Approximately 400 Americans may finally get to go home after being trapped aboard a cruise ship in Japan with the largest outbreak of coronavirus outside of China.
The US Centers for Disease Control and Prevention on Saturday announced plans to evacuate the US citizens, who are encouraged to disembark the quarantined ship—the Diamond Princess—and fly to the States on planes chartered by the US State Department. The aircraft will arrive in Japan on the evening of February 16. Upon their return, the Americans will be subject to a 14-day federal quarantine in one of two military bases.
Everyone aboard the Diamond Princess has been under quarantine on the ship in Yokohama, Japan (south of Tokyo), since February 3. At the start of the quarantine, there were 2,666 guests and 1,045 crew on board the ship. Since then, 285 cases of COVID-19 (coronavirus disease 2019) have been identified, according to the latest figures reported by the World Health Organization.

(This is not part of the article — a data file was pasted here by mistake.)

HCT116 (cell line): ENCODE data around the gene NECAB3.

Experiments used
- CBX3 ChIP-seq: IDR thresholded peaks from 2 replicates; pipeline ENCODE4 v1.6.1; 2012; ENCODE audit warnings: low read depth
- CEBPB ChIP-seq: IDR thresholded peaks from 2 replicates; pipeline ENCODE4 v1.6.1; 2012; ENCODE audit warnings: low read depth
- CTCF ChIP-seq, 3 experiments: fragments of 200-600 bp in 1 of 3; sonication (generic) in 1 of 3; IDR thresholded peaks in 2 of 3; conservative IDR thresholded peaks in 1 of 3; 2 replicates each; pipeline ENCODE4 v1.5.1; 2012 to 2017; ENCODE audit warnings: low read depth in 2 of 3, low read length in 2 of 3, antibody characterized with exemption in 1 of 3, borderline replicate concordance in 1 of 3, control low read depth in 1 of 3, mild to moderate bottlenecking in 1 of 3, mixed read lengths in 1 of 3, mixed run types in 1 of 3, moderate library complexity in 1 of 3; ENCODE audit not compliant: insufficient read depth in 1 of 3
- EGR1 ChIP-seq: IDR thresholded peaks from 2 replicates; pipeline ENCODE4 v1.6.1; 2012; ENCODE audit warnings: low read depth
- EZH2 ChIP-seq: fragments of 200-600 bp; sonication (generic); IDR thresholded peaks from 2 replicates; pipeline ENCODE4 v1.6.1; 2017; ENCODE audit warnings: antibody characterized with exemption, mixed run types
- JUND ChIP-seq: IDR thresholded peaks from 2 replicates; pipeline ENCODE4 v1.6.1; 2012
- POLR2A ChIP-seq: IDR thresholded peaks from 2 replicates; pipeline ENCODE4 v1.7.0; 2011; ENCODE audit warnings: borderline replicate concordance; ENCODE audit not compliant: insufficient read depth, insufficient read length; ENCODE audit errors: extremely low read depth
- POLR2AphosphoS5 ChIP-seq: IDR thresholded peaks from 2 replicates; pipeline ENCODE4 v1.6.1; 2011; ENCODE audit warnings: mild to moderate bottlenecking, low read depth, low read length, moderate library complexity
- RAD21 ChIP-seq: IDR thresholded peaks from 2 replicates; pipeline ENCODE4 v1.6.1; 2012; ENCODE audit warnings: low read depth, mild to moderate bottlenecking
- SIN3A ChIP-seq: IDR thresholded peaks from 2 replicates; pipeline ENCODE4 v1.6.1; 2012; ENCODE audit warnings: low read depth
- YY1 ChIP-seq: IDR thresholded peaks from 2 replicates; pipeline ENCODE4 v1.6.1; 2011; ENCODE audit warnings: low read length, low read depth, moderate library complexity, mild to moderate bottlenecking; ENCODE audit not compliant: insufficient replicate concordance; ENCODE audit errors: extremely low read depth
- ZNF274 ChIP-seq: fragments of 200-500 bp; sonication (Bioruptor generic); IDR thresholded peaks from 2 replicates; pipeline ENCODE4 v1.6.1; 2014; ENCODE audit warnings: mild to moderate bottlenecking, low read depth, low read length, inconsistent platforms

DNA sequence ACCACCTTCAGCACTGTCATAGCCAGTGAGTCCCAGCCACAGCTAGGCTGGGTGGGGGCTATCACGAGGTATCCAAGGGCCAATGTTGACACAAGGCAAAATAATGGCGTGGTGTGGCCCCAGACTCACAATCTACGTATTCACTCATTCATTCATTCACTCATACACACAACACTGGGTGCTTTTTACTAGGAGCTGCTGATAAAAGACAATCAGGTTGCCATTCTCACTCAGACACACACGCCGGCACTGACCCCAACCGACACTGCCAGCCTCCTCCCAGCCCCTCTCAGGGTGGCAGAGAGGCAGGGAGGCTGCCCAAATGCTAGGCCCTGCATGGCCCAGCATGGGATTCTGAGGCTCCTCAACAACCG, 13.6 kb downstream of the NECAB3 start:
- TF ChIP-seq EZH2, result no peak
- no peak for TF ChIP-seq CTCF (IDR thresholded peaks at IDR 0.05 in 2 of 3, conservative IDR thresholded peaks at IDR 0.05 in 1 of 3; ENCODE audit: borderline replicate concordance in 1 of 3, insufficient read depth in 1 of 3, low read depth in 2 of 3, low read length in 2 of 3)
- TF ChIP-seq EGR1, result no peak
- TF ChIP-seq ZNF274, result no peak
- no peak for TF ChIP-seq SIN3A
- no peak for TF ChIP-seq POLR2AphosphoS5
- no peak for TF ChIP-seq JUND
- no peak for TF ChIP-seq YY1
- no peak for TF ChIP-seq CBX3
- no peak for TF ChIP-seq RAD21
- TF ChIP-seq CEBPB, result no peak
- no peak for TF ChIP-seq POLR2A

The outbreak of COVID-19 aboard the Diamond Princess is currently the largest of any cluster outside of China. Singapore is the country with the next largest cluster, reporting 72 cases.
According to the CDC, the itinerary for the extracted Americans will go as follows: buses will move the travelers from the ship to chartered planes. Travelers will be screened for symptoms of COVID-19 prior to boarding the aircraft to prevent any symptomatic travelers from leaving Japan. They will continue to be monitored for symptoms during flight and again upon arrival in the US. They will first arrive at Travis Air Force Base in California, which is already being used as a federal quarantine site for repatriated travelers. Some travelers will then be taken onward to another federal quarantine site, Joint Base San Antonio-Lackland in Texas. The repatriated cruise-ship goers will be housed separately from others already in quarantine at both bases.
The mission to repatriate the citizens trapped at sea is intended to “fulfill our responsibilities to US citizens, as well as to reduce the burden on the Japanese healthcare system,” the CDC said in a statement.
The cruise ship passengers hellish experience began after a previous passenger from Hong Kong tested positive for the newly-identified coronavirus on February 1. The man had sailed an initial segment of the ships 14-day, round-trip voyage from Yokohama, which began January 20. He disembarked on January 25 in Hong Kong, where he later went to a hospital and tested positive. The cruise ship returned to Yokohama early and health officials in Japan bRead More – Source